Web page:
No Sweet Revenge for Dancer in Preakness
Production problems compelled Miss Greenhouse to compose her predictions on Wednesday of this week before we knew Dancer's Image's status, the final starting roster and post positions She, and we, therefore beg your indulgence.)
Any horse who fancies himself a Kentucky Derby contender should stay out of my sight. I am the kiss of death. Last year I had two pre-Derby sure things. One, Dr. Isby, came in from California with the best jockey in Derby history, finished eleventh, and has not been heard from since. The other, Reason to Hail, managed a fourth-place finish, struggled nobly through the other Triple Crown events, and died prematurely before his fourth birthday.
And this year there was Dancer's Image.
Even people who confused the Kentucky Derby with the roller derby know by this time the sad story of Dancer's Image: how he roared through the stretch to beat the favored Forward Pass by a length and a half only to be disqualified three days later because his post-race urinalysis had shown a trace of the illegal painkilling drug phenylbutazone.
If Dancer's Image were human he would have spent the two weeks between the Derby and tomorrow's Preakness plotting his revenge, just waiting for the chance to meet Forward Pass--now the official Derby winner -- again and set the record straight. If the Dancer does win tomorrow down in Maryland it will be the most popular victory in the 93-year history of this middle leg of the Triple Crown--popular in Massachusetts where he is owned, and popular in Maryland where he was sired by the great Native Dancer.
But Dancer's Image is only a horse, a smallish three-year-old gray colt to whom the Preakness is just another mile and three-sixteenths of punishment to his chronically sore front ankles. And, poetic justice though it might be, he is not likely to give his fans the revenge they are expecting at Pimlico tomorrow.
Instead, I'll call the Preakness for Forward Pass, the Derby favorite who got his shot at the Triple Crown by the back door of the stewards' office. There are two reasons for such iconoclasm; one has to do with racing and the other with racing luck.
Forward Pass is a front runner, a horse who goes for the lead right away, tiring himself by fighting for it if he has to or staying in front all the way if he does not. The more early speed there is in a race, the better it is for the come-from-behind horses like Dancer's Image who save ground and energy by running far back along the rail until they start to race in earnest for home. For pace handicapping, the Derby field was a textbook case. Forward Pass fought all the way with two speed demons named Kemucky Sherry and Captain's Gig, clearing the way for Dancer's Image to romp the last half-mile in the exceedingly leisurely time of 50 seconds.
Neither of those pace-setters will be in the Preakness tomorrow, and Forward Pass should be virtually unchallenged in the early running. The Preakness is the shortest of the Triple Crown events, and Dancer's Image will have a half-furlong less in which to make his move. His trainer knows that, of course, and perhaps for that reason sent the horse on an unusually short and speedy workout Tuesday. But strongly in Forward Pass favor is the surprisingly mediocre quality of the rest of the Preakness field, which includes several outrageous longshots and little apparent speed to take the place of Kentucky Sherry.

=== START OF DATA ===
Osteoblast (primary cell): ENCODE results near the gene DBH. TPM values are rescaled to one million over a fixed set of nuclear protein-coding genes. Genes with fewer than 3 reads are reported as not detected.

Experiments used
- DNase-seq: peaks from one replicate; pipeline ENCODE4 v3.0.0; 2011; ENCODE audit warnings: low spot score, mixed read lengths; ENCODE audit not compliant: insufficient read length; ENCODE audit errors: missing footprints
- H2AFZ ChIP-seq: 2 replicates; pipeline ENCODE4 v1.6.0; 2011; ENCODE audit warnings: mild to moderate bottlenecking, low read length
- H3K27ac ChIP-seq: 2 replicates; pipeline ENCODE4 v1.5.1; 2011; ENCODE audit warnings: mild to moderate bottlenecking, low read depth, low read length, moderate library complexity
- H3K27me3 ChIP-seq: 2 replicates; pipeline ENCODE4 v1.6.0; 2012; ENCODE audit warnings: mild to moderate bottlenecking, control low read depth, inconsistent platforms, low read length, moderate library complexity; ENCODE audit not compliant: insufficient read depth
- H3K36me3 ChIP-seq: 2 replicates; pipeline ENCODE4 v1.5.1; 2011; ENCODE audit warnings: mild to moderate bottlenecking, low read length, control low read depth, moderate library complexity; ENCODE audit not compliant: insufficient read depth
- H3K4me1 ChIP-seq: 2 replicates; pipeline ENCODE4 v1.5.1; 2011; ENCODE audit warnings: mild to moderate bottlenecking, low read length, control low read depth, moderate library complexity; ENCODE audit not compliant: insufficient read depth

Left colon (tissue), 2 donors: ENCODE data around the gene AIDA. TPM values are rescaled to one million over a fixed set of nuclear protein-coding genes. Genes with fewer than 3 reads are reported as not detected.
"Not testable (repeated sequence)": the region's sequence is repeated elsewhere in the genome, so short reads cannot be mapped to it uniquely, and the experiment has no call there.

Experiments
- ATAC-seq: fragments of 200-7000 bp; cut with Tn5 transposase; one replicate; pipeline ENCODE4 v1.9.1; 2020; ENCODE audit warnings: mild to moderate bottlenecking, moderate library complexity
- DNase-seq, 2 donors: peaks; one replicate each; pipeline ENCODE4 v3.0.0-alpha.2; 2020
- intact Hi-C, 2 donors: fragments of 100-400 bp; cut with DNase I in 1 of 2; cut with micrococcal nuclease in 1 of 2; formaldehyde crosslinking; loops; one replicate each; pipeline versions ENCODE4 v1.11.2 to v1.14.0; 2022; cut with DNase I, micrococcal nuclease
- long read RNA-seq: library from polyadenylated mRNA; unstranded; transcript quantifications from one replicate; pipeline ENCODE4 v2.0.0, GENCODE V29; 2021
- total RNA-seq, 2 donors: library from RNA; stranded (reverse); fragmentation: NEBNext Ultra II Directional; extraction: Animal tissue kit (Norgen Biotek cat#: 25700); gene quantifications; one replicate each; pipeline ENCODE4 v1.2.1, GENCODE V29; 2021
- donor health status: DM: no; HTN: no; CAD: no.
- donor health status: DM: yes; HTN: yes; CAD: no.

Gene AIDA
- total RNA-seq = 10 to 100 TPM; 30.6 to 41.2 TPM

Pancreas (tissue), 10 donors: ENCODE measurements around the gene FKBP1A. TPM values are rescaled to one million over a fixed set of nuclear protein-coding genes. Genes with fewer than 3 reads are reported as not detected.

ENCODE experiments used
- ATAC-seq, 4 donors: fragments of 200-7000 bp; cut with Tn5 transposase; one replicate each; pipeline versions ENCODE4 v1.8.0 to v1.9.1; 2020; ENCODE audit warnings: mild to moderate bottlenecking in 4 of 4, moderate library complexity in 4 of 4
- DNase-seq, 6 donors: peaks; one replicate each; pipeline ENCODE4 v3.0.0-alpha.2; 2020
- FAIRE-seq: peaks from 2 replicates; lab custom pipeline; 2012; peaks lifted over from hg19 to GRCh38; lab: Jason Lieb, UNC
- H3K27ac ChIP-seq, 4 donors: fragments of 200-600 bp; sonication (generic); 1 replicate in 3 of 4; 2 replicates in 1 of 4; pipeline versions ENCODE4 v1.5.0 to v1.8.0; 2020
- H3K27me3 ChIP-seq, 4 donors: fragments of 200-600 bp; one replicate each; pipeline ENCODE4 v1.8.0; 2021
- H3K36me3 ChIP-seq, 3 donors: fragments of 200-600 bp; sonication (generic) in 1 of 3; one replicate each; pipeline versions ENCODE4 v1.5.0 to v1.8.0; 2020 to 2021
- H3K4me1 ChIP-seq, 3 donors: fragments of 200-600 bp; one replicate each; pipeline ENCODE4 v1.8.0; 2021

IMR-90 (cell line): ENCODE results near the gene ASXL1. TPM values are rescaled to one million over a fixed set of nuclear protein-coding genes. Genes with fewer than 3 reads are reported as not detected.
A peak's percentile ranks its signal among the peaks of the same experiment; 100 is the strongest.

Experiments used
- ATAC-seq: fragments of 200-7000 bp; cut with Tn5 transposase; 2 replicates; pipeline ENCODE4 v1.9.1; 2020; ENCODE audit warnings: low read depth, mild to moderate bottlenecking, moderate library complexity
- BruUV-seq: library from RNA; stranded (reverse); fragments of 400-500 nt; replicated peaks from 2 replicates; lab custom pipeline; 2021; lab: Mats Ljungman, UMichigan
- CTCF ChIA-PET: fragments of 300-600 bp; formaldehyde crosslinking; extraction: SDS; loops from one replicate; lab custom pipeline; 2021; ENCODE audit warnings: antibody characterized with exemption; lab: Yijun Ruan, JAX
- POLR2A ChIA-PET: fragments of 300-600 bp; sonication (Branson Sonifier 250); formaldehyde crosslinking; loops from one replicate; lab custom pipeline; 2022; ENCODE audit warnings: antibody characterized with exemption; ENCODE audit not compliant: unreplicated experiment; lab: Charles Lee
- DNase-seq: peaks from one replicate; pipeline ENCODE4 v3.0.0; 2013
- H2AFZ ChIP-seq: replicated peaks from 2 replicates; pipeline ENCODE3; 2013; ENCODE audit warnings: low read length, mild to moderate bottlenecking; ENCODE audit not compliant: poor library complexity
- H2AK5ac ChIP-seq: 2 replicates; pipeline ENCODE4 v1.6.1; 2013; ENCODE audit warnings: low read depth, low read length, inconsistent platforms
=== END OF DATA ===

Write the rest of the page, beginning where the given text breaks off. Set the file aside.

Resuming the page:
France's Hat-likely to be closest to Forward Pass and Dancer's Image, is a strong late-runner who has started running too late this year to yet win a single race. He was third in the Derby. Iron Ruler, who on occasion has early speed, ran so dismally in the Derby that he would have to be discounted even if he had not already lost several other races to Forward Pass and Dancer's Image. Sir Beau, Out of the Way, and Dancer's Image's half-brother Jig Time are all late-runners who have yet to prove their worth against top company. Martin's Jig finished fifth in his last start, at a mile. Wood-Pro has won once in two years. Nodouble, a supplementary entry at $10,000, is unbeaten this year but against much lesser opposition. I have never heard of either Ringmaster or Poleax, for what they are worth, which is probably not much.
As for the second factor in Forward Pass' favor, racing luck--every horse needs it. In the Derby, simply, Dancer's Image had it and Forward Pass did not. The two drew post position twelve and thirteen in the fourteen-horse field, and the handicap of an outside post is much greater to a speed horse, who will fight for the lead around the first turn, than to a horse like Dancer's Image who will be dropped back along the rail regardless of position. Forward Pass' connections calculate that the post position cost him two lengths. He lost by a length and a half.
Preakness positions are not assigned yet, but luck figures in other ways. Dancer's Image was extremely lucky when the tiring Captain's Gig bore out in the stretch and let him get through on the rail. Generally, a horse out in front is a horse out of trouble. That is where Forward Pass will be. The Dancer's revenge would be sweet indeed. But if he has to wait for the longer and more prestigious Belmont to squelch Forward Pass' Triple Crown hopes, it will be sweeter still. The Belmont may be another story.
At the Preakness Wire
1. Forward Pass
2. Dancer's Image